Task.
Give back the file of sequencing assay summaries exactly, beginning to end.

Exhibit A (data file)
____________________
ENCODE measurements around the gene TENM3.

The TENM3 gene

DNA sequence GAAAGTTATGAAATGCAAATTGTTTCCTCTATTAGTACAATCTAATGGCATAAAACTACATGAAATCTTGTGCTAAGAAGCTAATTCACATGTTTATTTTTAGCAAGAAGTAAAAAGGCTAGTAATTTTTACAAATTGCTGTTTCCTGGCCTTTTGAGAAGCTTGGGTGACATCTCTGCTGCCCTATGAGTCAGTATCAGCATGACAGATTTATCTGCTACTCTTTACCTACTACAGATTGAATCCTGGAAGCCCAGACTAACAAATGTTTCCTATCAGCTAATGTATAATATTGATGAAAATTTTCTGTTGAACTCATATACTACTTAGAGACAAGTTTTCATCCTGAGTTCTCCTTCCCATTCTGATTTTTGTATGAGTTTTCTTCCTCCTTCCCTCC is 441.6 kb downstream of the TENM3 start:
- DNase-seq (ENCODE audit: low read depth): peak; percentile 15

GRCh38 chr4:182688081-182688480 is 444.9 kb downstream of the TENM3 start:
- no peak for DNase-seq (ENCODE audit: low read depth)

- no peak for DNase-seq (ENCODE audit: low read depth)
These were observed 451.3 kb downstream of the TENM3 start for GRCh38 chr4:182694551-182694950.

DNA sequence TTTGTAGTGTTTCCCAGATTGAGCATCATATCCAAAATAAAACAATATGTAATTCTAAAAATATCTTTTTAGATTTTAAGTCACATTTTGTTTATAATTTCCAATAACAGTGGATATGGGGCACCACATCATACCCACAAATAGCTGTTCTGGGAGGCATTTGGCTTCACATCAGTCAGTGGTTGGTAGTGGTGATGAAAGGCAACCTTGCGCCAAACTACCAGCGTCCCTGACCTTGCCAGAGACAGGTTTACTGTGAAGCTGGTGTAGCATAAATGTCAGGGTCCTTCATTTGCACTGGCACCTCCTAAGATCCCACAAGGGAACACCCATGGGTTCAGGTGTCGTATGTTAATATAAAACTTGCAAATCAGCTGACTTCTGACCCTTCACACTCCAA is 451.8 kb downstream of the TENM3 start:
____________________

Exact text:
ENCODE measurements around the gene TENM3.

The TENM3 gene

DNA sequence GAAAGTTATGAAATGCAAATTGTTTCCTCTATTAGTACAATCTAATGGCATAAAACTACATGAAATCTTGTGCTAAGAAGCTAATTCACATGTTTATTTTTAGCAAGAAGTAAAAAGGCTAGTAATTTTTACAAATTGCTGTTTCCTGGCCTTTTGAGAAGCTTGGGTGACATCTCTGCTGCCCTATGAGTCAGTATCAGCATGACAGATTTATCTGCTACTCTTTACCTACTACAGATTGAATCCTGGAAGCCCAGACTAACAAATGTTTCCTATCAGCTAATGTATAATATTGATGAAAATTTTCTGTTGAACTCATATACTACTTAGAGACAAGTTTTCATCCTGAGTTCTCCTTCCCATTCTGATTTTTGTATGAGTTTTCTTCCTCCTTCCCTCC is 441.6 kb downstream of the TENM3 start:
- DNase-seq (ENCODE audit: low read depth): peak; percentile 15

GRCh38 chr4:182688081-182688480 is 444.9 kb downstream of the TENM3 start:
- no peak for DNase-seq (ENCODE audit: low read depth)

- no peak for DNase-seq (ENCODE audit: low read depth)
These were observed 451.3 kb downstream of the TENM3 start for GRCh38 chr4:182694551-182694950.

DNA sequence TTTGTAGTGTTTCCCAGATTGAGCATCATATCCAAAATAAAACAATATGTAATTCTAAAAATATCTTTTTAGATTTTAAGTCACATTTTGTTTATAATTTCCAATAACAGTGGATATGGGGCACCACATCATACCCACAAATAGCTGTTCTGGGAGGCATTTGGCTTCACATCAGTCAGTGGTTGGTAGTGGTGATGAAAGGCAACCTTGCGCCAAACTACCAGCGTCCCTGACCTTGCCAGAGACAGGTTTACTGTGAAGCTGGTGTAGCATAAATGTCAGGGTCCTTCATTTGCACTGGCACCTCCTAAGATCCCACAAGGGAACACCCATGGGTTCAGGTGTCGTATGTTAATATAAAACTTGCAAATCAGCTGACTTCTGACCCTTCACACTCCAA is 451.8 kb downstream of the TENM3 start: